Imagine that you are in a room with a group of international investors and corporate executives and you have the chance to tell them about a virtually untapped trove of investment potential.
There are nearly 50 countries, you will say, that among them have been growing at 6 or 7 per cent a year for most of the decade, and even during the depth of the downturn in 2009 managed to expand by more than 4 per cent. Most of them are rich in one or more of the natural resources that are highly prized today – petrol, metals, minerals, crops and arable land. Most of their governments are enacting investor-friendly reforms, and they have young and creative workforces.
Yet the way is still wide open for new business. These “next wave” economies currently attract only a percentage point or so of world investment. Their combined population of almost 900 million is largely untouched by large-scale marketers of consumer goods, in contrast to other fast-growing developing countries.
The up-side potential, you would say, is huge.
Now imagine again that you are addressing a gathering of donors and philanthropic organizations. You have to tell them about the most economically vulnerable nations in the world, where per capita income averages $500 – not a week or a month, but per year. Half of the population is living on little more than a dollar a day. Hunger, illiteracy and contagious diseases are endemic, and civil authorities lack the resources to cope with natural disasters. Governments, many of them coming to grips with recent or current national conflict, are often overwhelmed.
These two tasks, in essence, will be mine later this year, at a UN conference in Istanbul. As you may have guessed, the two groups of countries are actually one and the same. In UN parlance, they are the 48 “least developed countries”, or LDCs. Thirty-three are located in sub-Saharan Africa; 14 in southern Asia and Oceania; and one (Haiti) is in the western hemisphere.
Balanced on a knife’s edge between sorrow and hope, to my mind the case of the LDCs poses the next big globalization challenge.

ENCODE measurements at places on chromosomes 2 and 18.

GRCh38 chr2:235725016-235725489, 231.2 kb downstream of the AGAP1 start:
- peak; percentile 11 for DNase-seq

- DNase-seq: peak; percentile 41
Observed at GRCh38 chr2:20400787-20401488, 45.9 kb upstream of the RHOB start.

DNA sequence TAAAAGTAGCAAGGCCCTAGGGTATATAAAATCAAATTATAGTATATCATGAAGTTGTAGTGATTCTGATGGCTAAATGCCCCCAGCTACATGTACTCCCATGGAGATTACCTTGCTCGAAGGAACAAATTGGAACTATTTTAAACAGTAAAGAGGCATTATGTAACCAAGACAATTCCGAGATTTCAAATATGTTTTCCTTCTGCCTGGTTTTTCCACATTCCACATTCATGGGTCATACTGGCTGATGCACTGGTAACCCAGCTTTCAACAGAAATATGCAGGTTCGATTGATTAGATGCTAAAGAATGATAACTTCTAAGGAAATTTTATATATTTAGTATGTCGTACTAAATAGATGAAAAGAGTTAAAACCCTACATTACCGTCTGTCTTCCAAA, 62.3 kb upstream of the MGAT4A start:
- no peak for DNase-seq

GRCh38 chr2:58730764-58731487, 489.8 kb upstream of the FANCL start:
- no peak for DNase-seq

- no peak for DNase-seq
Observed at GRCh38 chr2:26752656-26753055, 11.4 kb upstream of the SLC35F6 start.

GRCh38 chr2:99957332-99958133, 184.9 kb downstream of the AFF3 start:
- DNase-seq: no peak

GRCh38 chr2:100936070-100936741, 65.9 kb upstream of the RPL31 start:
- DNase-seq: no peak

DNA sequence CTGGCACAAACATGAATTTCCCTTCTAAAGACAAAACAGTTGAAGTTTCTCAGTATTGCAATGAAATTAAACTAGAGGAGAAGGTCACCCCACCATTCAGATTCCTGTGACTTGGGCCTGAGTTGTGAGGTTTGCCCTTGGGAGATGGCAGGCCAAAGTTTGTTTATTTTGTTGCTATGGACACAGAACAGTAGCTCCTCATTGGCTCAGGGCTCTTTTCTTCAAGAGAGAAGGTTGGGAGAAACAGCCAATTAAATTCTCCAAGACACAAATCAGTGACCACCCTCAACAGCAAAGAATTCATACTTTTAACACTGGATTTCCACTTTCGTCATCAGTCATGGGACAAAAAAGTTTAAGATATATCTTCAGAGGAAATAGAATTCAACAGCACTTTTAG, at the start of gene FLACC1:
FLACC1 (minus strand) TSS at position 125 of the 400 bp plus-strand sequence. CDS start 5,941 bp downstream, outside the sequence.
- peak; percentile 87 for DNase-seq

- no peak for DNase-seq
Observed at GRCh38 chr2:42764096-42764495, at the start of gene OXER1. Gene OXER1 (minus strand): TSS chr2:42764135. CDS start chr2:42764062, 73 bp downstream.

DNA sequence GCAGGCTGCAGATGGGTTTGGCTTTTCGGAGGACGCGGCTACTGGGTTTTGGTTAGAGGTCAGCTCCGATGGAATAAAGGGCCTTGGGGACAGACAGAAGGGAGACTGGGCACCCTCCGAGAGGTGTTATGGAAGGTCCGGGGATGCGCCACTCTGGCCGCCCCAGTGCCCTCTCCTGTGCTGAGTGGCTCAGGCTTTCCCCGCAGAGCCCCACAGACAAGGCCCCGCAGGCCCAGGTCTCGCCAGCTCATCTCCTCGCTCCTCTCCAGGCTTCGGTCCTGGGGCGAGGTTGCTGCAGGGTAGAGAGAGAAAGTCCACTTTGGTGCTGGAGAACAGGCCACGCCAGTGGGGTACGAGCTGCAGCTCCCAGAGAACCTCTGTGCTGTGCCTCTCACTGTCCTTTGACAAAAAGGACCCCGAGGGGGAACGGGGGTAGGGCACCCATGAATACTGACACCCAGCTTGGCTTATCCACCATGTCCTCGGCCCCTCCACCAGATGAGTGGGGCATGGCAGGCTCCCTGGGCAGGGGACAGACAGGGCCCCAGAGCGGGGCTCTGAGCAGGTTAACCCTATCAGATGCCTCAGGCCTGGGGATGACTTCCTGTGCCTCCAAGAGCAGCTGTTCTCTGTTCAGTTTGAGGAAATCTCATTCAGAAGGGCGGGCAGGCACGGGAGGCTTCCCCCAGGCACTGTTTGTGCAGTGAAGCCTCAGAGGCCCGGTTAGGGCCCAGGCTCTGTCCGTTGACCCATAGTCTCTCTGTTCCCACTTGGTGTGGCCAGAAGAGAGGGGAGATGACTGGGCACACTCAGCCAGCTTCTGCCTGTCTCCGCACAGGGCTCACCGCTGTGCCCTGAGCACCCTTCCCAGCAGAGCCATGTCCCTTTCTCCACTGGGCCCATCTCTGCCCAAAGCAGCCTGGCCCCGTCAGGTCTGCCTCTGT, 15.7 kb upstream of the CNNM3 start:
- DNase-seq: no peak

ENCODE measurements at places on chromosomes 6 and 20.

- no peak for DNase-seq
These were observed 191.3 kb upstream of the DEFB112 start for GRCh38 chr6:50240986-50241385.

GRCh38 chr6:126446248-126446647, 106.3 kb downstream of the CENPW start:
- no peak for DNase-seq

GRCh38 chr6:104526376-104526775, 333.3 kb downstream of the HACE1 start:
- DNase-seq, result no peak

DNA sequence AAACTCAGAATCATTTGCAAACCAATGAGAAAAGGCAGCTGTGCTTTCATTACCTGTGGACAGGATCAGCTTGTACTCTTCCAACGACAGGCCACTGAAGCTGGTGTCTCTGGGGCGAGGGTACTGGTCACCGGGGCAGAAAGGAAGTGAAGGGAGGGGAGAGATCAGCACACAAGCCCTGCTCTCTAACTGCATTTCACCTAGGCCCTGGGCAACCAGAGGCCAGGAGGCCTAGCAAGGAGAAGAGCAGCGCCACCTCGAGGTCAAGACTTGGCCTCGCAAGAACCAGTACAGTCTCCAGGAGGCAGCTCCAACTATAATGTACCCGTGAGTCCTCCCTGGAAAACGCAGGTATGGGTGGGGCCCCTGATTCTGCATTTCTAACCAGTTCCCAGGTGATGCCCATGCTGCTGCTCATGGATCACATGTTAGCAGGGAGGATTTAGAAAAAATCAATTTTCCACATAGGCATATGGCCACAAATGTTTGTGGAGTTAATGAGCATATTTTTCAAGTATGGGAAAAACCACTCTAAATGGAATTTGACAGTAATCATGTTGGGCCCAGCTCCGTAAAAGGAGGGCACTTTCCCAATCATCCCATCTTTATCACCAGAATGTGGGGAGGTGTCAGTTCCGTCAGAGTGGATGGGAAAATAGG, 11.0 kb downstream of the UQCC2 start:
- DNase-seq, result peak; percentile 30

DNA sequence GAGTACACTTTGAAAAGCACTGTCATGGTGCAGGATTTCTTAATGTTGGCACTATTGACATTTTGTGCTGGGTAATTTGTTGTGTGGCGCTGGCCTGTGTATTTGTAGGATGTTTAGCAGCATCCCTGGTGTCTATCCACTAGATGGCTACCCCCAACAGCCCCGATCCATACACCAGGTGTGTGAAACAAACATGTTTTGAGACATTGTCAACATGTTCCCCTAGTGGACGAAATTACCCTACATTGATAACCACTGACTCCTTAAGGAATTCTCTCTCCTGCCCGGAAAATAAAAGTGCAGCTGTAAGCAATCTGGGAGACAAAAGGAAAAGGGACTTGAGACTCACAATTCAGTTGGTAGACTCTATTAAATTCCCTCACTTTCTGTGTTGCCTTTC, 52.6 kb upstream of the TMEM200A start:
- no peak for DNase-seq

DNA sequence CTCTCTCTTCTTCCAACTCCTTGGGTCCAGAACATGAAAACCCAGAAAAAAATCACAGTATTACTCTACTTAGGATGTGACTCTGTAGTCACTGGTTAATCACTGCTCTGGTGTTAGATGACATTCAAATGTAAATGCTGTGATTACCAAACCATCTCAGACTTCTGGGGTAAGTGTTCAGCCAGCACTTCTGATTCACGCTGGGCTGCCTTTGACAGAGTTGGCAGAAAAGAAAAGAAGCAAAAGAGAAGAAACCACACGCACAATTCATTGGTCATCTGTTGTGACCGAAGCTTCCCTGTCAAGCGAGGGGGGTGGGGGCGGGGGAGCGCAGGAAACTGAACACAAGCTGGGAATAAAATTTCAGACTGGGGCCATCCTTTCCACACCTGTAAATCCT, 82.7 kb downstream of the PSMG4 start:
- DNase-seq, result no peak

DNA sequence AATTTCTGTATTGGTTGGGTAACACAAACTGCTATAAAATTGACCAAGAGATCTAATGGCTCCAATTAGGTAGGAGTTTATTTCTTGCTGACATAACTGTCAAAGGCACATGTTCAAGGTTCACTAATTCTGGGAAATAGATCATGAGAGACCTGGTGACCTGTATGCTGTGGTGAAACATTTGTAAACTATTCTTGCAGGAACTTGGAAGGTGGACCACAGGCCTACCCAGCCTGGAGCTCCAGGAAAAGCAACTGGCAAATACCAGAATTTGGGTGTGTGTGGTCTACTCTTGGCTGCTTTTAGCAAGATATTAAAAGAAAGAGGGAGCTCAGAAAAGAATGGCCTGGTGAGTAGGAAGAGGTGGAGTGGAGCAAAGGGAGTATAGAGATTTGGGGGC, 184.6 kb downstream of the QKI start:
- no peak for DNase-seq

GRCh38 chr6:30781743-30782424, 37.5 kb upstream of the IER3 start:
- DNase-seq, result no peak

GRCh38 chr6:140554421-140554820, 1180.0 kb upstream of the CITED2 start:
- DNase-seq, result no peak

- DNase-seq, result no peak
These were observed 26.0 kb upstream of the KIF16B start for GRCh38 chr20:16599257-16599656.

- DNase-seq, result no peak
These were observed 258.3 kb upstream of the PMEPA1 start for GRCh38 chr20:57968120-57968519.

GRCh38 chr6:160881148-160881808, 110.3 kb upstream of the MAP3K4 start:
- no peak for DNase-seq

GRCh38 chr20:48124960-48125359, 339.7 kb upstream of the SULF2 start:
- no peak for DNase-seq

The last two decades have witnessed a surge in the emerging market countries, such as Brazil, China, India and Indonesia. The Millennium Development Goals target of reducing extreme poverty in the world has already been met, ahead of schedule. Because of this surge, the final group of countries to remain mired in endemic poverty now have a fighting chance of moving up. Perhaps their best chance in recent history.
Global publics are aware of and sympathetic to international efforts to fight poverty, disease and illiteracy and to sustain natural environments. Investors are now eager rather than reluctant to engage on a worldwide stage, and the world’s new investors — the rising new powers from the global South — are fast becoming major LDC trading and investment partners.
Seeing the LDCs emerge from development stagnation is a humanitarian challenge that is also in the direct interest to all of us. It is a forward movement that can also be an effective rear guard action, potentially sealing off global threats brought on by regional instability, extremist violence, trans-national crime and infectious diseases. The strengthening of economic capacity and shared economic growth in the low-income countries is sought after by the G20 to help re-balance the global economy and open up new global markets, according to its Seoul communiqué.
A new report out this week, by a blue-ribbon panel co-chaired by former Mali President Alpha Konare and former World Bank President James Wolfensohn, points out the danger of a two-track world – advancing developed and emerging market countries, floundering poor ones representing more than a billion people by 2020 – if we fail.
The effort will require partnership and harmonious action on two fronts. Assistance with human needs, at one end, so that international and domestic investment, on the other, will have fertile grounds in which to take root. I believe that sustainable economic growth is the surest way forward on human development indicators. Assistance by itself is not sufficient for this to happen.
Getting the job done also depends on continued reforms by LDC leadership, including integrated national development plans, taking into account rural and urban sectors, social needs and economic capacity, external inputs and internal growth.
Inter-governmental negotiations for an LDC action plan continue next month at the UN, to replace the one approved ten years ago in Brussels. In 2011 we stand at the threshold of a new decade. It is a time for a fresh start for the world’s least developed countries.
by Cheick Sidi Diarra
Cheick Sidi Diarra is the UN Under-Secretary-General and High Representative for the Least Developed Countries, Landlocked Developing Countries and Small Island Developing States
This op-ed was originally published on The Guardian’s Global Development website.